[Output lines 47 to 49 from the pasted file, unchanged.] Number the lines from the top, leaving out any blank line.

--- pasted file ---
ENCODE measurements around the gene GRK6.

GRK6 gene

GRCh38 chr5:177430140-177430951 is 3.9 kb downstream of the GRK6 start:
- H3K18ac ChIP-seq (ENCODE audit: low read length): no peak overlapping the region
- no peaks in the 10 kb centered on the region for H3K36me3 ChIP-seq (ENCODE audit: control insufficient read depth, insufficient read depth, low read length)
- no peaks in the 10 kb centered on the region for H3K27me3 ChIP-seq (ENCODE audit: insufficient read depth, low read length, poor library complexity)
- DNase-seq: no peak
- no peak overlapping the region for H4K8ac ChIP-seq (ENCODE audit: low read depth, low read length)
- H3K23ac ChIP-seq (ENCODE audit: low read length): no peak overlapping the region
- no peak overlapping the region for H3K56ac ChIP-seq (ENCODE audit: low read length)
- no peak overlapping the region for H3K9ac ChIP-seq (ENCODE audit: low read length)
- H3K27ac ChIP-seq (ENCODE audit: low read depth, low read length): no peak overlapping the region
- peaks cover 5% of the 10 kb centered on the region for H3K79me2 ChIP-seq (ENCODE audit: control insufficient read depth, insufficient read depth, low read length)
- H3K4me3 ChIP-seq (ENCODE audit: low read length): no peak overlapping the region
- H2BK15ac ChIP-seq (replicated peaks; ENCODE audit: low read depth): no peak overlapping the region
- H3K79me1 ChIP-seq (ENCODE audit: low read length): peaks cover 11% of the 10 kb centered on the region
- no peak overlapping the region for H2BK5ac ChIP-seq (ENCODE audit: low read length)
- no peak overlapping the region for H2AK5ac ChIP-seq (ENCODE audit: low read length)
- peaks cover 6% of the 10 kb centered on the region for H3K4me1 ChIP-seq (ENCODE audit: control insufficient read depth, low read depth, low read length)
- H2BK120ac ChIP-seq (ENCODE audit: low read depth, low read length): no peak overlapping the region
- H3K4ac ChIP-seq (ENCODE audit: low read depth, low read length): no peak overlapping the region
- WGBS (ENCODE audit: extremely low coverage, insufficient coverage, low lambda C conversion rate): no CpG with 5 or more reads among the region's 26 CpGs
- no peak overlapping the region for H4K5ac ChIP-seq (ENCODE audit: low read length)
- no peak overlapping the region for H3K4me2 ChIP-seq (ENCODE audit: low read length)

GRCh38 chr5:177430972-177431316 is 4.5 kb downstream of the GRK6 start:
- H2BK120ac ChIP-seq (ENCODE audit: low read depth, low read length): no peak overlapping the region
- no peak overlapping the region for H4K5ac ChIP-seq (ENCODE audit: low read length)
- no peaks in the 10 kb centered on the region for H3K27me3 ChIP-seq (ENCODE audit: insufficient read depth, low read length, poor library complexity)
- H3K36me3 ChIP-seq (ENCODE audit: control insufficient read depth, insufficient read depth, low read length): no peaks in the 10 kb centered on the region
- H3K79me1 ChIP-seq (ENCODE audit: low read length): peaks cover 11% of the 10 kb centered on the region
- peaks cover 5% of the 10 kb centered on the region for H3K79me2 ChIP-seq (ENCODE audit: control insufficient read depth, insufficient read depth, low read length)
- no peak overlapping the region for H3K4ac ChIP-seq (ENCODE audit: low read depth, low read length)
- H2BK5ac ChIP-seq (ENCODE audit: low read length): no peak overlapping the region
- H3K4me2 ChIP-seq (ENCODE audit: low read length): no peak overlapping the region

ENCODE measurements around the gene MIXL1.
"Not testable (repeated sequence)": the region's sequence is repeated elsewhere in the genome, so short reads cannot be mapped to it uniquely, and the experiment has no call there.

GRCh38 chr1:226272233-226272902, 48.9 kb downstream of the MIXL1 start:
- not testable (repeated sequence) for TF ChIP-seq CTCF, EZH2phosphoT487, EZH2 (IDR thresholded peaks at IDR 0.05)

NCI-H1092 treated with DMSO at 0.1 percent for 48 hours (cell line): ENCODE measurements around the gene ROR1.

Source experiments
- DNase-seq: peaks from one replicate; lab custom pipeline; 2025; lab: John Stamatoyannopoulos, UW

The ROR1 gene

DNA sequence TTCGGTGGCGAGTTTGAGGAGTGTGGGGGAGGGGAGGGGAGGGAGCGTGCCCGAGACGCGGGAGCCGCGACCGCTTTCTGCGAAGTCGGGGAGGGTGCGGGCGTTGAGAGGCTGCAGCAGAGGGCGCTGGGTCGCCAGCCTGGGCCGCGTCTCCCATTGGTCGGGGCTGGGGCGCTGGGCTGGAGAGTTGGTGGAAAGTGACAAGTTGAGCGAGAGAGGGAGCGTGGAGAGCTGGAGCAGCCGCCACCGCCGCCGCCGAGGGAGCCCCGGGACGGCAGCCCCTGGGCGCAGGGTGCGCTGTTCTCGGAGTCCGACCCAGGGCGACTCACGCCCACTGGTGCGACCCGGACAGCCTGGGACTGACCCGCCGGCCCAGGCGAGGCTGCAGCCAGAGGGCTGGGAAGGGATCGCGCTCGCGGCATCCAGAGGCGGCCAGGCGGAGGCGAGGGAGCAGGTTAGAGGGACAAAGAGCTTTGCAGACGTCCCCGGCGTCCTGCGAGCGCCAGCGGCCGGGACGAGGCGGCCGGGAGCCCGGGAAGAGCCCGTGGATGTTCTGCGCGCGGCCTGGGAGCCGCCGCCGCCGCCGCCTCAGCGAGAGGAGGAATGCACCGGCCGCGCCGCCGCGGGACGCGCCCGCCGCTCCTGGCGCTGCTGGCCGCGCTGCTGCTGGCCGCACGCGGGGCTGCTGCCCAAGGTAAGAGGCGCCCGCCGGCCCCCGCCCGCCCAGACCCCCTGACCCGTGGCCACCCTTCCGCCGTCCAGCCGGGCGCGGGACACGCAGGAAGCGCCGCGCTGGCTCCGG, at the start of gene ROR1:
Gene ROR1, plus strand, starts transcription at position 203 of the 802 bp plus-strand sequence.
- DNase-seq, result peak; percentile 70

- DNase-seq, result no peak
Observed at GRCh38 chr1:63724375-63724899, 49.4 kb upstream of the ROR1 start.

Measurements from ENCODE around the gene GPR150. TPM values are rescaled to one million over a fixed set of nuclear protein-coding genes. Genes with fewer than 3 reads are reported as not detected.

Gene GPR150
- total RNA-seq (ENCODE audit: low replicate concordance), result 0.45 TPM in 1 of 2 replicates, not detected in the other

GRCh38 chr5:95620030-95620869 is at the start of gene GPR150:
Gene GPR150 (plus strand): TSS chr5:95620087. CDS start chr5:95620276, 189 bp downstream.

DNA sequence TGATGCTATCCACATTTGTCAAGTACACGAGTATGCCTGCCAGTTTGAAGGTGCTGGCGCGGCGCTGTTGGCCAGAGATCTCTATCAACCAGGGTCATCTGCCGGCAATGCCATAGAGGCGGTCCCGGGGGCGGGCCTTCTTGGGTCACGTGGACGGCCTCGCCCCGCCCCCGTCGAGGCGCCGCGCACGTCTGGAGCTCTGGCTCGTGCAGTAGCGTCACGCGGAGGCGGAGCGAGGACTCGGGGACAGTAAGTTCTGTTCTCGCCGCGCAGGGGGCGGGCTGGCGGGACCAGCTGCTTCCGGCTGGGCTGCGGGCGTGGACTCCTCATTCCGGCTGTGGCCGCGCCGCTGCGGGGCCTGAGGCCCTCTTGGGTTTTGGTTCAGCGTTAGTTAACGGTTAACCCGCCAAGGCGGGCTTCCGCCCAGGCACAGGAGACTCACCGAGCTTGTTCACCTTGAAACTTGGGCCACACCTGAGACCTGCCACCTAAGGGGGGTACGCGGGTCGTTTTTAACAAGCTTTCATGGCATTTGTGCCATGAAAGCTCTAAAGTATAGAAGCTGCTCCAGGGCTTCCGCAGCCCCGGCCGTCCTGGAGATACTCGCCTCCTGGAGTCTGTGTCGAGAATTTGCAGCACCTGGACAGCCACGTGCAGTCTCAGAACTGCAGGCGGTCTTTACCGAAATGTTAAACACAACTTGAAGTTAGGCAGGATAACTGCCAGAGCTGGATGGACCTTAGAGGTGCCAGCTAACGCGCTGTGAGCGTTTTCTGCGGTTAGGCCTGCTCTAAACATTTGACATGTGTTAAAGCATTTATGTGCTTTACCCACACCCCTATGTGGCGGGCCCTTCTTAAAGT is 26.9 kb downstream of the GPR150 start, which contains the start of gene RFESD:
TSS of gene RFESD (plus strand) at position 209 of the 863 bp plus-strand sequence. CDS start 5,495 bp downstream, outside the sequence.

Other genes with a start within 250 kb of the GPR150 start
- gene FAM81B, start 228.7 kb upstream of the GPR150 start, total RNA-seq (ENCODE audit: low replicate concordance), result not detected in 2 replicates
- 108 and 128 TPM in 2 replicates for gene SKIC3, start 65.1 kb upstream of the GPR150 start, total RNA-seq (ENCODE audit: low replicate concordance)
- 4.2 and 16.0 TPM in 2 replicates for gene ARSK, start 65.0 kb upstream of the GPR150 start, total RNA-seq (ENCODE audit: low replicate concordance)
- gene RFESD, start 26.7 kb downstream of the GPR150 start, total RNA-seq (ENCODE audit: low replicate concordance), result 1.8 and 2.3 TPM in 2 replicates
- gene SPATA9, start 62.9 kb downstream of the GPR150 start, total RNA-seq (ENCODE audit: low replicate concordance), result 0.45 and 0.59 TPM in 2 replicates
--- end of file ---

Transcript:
Observed at GRCh38 chr1:63724375-63724899, 49.4 kb upstream of the ROR1 start.

Measurements from ENCODE around the gene GPR150. TPM values are rescaled to one million over a fixed set of nuclear protein-coding genes. Genes with fewer than 3 reads are reported as not detected.

Gene GPR150